Jimi Hendrix died on Sept. 18, 1970, just two days after his last live performance and nearly two weeks after his tumultuous final concert. It was a tragic end to a difficult chapter in the guitarist's life and career.

Hendrix was in a transitional period as the '60s concluded, having disbanded the Experience and retooled his live act several times. An expanded, percussion-heavy sextet played Woodstock in 1969, then a funky, scaled-back trio was documented on 1970's Band of Gypsys, the final album released during his lifetime.

In April 1970, the psych-rock pioneer launched what turned out to be his last trek, the Cry of Love Tour, with drummer Mitch Mitchell and bassist Billy Cox rounding out the group. The set list was varied and vibrant: classic Experience tracks, Band of Gypsys highlights and material Hendrix hoped to collect on a fourth studio album. But the jaunt, like Hendrix's life, was cut short.

After a stretch of dates in the U.S., the band ventured to the Isle of Wight Festival in England, followed by a run of European shows — including a notorious Sept. 2 date in Aarhus, Denmark, where the exhausted guitarist mustered only three songs before abruptly canceling.

"The moment I feel that I don't have anything more to give musically," Hendrix told Morgenposten for a now-ominous article that ran four days later. "That's when I won't be found on this planet, unless I have a wife and children, because if I don't have anything to communicate through my music, then there is nothing for me to live for. I'm not sure I will live to be 28 years old, but then again, so many beautiful things have happened to me in the last three years. The world owes me nothing."

The day that piece was published, Hendrix played an equally disastrous gig at the Open Air Love & Peace Festival in Fehmarn, Germany. He'd been scheduled for the previous night, but the event — already shaken by the violent presence of the Hells Angels motorcycle gang — experienced high winds and heavy rain, forcing Hendrix's team to postpone until the following afternoon. After walking onstage, he was pelted with audience boos, leading to an awkward exchange with the fans. The rain also picked back up, but Hendrix managed to push through the set.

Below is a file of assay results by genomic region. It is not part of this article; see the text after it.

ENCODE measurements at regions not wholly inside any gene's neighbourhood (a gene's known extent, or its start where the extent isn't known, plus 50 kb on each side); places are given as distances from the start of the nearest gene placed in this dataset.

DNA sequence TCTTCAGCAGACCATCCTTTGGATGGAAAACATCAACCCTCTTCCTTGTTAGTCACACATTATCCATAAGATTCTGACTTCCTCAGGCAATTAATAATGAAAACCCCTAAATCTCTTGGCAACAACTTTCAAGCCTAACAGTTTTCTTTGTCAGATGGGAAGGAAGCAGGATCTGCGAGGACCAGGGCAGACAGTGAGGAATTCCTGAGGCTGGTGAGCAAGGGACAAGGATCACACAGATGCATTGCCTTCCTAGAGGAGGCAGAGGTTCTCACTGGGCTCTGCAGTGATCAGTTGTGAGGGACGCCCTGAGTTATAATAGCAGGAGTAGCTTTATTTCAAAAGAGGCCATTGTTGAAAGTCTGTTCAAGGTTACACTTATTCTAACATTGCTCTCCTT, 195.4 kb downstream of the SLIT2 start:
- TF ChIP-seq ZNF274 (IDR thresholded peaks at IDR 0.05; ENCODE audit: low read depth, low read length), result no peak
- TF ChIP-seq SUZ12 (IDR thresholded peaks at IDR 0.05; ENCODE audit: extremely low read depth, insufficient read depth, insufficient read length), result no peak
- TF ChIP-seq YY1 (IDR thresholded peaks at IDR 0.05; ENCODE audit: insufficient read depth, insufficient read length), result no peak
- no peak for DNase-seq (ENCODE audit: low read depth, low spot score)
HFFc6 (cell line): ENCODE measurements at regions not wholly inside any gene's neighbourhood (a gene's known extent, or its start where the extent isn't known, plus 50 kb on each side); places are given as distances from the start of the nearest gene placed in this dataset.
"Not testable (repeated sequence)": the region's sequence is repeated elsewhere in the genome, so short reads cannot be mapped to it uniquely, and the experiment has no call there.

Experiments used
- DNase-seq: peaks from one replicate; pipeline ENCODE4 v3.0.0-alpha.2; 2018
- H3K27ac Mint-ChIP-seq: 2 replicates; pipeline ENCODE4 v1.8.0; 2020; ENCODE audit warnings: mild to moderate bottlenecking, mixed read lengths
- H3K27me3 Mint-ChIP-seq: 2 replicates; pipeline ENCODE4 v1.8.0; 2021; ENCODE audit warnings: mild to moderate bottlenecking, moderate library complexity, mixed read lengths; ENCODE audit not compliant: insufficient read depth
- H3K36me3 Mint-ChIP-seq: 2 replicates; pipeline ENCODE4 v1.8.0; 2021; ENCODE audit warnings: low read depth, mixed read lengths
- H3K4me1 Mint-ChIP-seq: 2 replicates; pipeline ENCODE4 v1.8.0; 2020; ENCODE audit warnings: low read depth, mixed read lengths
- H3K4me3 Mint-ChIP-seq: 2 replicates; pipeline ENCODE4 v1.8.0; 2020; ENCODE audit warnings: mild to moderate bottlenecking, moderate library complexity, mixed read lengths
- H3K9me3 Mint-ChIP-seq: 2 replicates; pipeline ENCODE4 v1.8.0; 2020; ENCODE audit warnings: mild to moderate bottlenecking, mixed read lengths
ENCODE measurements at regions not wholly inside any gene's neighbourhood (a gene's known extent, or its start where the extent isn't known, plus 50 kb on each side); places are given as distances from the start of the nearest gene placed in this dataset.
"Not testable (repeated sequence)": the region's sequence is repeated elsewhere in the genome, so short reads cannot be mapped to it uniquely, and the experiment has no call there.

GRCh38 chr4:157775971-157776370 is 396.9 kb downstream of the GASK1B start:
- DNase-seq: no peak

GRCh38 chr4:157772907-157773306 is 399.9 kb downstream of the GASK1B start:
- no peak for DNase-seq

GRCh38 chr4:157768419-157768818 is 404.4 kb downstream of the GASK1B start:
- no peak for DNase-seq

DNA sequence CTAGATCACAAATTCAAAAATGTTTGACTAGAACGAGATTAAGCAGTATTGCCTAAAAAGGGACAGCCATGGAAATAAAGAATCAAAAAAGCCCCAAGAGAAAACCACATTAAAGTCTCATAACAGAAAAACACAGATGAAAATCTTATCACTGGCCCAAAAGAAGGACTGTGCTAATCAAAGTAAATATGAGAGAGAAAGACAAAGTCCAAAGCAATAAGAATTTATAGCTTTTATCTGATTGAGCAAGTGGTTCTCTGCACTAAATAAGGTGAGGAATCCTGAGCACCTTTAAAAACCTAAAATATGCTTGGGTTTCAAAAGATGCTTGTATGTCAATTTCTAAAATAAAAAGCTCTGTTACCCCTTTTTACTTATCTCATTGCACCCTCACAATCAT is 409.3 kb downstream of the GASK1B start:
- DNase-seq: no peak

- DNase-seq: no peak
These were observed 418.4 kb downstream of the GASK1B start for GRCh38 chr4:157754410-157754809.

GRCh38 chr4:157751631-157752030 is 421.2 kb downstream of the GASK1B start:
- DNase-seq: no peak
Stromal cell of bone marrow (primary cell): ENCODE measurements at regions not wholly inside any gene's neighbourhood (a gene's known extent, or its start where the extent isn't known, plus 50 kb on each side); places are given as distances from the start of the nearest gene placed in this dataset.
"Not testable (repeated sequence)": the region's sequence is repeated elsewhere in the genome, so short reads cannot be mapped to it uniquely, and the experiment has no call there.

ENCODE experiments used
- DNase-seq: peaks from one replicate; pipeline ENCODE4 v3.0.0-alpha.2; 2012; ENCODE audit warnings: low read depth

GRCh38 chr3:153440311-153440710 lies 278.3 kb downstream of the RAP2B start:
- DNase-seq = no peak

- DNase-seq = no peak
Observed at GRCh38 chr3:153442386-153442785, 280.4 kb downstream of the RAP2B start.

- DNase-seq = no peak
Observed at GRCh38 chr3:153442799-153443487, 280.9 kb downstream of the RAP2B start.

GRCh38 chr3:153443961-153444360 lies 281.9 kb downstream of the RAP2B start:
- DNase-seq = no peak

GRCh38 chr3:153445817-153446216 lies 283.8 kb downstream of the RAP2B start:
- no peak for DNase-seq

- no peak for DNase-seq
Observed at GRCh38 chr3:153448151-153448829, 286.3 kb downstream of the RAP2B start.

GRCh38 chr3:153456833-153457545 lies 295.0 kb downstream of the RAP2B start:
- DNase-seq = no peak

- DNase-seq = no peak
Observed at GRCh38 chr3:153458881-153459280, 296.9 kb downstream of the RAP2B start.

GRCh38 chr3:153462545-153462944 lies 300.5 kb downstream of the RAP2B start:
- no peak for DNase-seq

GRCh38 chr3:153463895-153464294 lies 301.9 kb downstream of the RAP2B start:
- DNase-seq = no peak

With Cox battling illness, the rest of the tour was canceled. But Hendrix did play onstage one more time, on Sept. 16, sitting in with Eric Burdon's War at Ronnie Scott's Jazz Club in London.

Though many of the details vary, depending on the source, the guitarist reportedly spent most of the next day in the city with his girlfriend Monika Dannemann. They shopped, ran errands and enjoyed tea outside her apartment at the Samarkand Hotel.

Early the following morning, they attended a party where, according to some sources, Hendrix took an amphetamine tablet. And from this point, the details get even murkier. In his 1997 book, Jimi Hendrix: The Final Days, Tony Brown writes that Dannemann's account shifted over time.

In the most widely reported version of the story, the musician was battling insomnia and took some of her sleeping pills. In the morning, Dannemann found him unresponsive and called an ambulance. Hendrix, who'd choked on his own vomit, was pronounced dead at 12:45PM.

What we know for sure is that Hendrix's death created a yawning void in rock music — one that hasn't shrunk over the decades. He left behind a mountain of unfinished (though often stunning) music, some of which wound up on posthumous LPs like The Cry of Love and Rainbow Bridge. But it's impossible to predict how his creativity would have flourished over the decades, and it's a shame we never got to find out.

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